Oklahoma Child Protection Committee To Disband By December

Thursday, July 24th 2014, 8:26 pm
By: News 9

A team that analyzes hundreds of child abuse cases in the state is set to dissolve by the end of the year.

Medical experts on the committee say they can't continue providing services because there's no money.

For years, the Child Protection Committee has met every week to discuss dozens of child abuse cases. It is expertise that investigators rely on and may not be able to get in the future.

"I think we're months away from the citizens in the state of Oklahoma to have resources taken from them that have been something that's been proven invaluable," Assistant District Attorney for Oklahoma County, Gayland Gieger, said.

The Child Protection Committee is made up of doctors, DHS workers, prosecutors and police officers.

"We've always had the opportunity to meet with them, staff cases with them, get their input on cases and, if needed, get their testimony worked out so that we know exactly what they're going to be able to testify to and what we can prove to court," Gieger added.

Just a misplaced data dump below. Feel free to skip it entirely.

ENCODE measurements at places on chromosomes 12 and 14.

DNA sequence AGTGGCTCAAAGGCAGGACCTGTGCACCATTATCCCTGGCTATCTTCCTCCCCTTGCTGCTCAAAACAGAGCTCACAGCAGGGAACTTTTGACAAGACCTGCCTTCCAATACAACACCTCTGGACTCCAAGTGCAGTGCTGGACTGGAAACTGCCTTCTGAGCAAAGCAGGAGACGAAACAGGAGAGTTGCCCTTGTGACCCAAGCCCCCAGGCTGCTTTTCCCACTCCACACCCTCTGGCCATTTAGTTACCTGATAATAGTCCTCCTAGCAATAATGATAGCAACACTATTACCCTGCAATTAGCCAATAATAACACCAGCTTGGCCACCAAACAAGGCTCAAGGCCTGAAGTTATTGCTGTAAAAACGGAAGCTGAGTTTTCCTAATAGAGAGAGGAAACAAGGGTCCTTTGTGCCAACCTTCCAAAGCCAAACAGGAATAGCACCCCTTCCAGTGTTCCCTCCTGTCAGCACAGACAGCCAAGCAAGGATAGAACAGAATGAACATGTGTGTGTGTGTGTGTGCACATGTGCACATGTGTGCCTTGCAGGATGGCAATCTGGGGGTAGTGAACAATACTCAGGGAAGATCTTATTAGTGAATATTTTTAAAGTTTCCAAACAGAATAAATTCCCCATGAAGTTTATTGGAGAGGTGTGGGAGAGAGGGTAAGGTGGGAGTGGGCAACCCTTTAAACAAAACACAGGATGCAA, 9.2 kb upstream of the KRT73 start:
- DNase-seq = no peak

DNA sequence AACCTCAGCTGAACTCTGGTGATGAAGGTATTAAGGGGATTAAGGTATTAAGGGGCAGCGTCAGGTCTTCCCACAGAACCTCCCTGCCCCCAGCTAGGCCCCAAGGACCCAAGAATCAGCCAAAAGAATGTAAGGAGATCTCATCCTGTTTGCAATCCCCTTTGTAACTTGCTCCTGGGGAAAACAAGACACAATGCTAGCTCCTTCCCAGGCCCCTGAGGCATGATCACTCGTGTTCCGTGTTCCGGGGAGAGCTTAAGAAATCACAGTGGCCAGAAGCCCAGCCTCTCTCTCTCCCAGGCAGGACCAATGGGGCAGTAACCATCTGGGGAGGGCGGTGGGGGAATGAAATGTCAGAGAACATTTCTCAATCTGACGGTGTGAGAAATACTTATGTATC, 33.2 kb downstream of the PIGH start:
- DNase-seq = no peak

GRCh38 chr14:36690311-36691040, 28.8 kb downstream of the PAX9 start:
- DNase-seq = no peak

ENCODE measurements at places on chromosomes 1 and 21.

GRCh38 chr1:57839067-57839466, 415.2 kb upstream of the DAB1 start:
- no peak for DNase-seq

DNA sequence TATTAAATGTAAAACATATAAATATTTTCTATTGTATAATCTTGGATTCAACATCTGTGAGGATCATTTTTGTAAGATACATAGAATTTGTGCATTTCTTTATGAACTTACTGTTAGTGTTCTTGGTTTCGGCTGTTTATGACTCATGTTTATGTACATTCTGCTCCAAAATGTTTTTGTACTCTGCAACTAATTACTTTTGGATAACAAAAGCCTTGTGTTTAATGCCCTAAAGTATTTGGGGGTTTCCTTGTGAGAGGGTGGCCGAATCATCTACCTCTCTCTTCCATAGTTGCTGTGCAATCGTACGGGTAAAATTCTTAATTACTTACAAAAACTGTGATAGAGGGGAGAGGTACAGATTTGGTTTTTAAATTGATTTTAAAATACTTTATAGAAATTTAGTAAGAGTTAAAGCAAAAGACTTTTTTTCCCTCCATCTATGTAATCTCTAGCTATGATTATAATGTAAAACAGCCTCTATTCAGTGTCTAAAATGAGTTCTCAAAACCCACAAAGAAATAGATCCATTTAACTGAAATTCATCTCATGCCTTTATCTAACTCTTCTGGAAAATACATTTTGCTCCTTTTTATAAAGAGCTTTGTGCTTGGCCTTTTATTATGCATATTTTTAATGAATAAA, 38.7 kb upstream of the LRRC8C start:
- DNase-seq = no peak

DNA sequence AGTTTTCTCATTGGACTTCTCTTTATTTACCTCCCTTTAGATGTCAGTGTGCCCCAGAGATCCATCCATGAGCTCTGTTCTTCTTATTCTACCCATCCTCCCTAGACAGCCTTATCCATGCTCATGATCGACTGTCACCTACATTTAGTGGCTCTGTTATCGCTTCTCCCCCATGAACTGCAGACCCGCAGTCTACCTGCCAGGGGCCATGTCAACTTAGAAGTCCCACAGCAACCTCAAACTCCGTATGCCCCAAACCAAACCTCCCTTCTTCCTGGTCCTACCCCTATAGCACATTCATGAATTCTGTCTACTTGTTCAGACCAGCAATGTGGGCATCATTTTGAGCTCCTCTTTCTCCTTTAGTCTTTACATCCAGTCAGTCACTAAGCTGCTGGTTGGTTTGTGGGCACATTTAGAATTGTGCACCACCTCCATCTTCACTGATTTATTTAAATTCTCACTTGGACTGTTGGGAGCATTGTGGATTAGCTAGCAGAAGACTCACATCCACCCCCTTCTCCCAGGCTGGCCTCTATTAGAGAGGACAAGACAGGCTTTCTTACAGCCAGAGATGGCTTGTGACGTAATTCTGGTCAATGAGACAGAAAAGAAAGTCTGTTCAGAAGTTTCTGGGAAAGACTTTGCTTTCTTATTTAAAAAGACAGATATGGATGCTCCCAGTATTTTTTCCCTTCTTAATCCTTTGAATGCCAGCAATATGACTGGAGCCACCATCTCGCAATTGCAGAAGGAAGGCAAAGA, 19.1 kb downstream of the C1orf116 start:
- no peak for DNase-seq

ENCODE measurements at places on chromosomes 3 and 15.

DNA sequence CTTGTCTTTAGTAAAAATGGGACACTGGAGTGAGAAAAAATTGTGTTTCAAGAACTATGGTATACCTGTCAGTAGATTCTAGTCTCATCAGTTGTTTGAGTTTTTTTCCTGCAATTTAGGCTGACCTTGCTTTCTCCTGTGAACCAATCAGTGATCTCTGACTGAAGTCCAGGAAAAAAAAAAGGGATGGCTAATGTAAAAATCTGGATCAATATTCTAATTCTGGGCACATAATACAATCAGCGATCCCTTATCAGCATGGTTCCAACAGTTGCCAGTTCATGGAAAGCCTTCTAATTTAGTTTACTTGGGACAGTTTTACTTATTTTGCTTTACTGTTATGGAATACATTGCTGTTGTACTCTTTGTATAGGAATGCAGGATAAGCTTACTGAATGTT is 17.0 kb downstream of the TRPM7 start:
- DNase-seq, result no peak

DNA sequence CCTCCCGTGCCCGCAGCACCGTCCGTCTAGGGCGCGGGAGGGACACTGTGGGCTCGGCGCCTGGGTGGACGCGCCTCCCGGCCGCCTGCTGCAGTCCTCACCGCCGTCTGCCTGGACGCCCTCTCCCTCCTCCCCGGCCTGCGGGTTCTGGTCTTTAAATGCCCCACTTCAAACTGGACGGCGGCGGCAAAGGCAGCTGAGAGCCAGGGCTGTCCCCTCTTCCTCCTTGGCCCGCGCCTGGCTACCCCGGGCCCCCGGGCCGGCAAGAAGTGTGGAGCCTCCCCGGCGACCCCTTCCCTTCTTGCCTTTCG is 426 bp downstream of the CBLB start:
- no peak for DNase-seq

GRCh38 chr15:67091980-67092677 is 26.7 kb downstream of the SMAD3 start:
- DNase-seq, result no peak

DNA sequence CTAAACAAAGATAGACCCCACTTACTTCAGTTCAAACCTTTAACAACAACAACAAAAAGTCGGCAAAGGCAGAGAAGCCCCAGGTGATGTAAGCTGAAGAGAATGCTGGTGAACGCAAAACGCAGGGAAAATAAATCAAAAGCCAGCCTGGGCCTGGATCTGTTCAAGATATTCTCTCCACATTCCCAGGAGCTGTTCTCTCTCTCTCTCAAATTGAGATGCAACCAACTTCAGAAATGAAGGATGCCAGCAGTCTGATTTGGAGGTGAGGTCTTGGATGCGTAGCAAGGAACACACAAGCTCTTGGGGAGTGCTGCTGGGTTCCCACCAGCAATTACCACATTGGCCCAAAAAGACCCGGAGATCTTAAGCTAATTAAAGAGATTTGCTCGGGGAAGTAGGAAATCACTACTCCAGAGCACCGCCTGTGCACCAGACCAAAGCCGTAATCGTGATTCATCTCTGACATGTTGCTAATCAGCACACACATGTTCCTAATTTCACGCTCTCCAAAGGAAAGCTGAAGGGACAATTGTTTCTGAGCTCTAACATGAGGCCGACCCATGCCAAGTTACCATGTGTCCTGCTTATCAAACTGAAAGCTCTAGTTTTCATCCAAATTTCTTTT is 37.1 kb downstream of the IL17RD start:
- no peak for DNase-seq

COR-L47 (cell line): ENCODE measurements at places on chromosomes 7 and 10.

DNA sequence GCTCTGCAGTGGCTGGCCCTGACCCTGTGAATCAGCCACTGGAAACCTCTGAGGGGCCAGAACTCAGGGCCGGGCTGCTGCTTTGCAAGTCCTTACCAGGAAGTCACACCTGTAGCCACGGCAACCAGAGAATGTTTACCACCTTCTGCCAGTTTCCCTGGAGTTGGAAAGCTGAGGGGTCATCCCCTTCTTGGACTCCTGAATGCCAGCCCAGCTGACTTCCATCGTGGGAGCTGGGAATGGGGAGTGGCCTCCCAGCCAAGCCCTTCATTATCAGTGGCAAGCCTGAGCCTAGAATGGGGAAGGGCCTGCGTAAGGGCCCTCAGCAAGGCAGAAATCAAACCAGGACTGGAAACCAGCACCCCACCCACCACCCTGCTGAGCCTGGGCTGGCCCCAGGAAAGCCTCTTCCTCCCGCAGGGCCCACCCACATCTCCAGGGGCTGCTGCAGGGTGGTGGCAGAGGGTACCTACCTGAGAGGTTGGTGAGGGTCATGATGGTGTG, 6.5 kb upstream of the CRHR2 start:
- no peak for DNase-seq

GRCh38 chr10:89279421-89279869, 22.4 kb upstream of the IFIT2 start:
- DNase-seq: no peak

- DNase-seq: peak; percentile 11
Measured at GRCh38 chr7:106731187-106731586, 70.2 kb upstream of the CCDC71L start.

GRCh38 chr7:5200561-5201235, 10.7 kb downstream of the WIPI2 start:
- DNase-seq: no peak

Doctors say their services cost about $300,000, but the state only pays the team more than $20,000.

University of Oklahoma’s College of Medicine foots the rest of the bill.

Anthony Kibble is a part of the Oklahoma Commission on Children and Youth which oversees the committee. Kibble says he hopes there will be a better way to fund the program.

"The children, who are in abused or neglected situations or who have been sexually exploited, and it requires a lot of medical examination and testimony, those children will be even more vulnerable in the absence of this team," Kibble said.

A statement from Dr. Robert Roswell, an OU Senior Associate Dean and Professor of Medicine, says:

“With resources tightening each year and no new funding in sight, the Department of Pediatrics will focus on its core missions of medical care and physician training. Its physicians will continue to provide treatment to injured children and report suspected abuse cases to law enforcement, but the additional consultative services are provided at other state or non-profit organizations with comparable expertise.”

As of July, the Child Protection Committee is no longer taking cases outside of Oklahoma County. Rural departments who relied on the medical experts for child abuse cases will have to seek help from other professionals at their expense.

The Child Protection Committee is scheduled to end its services by December.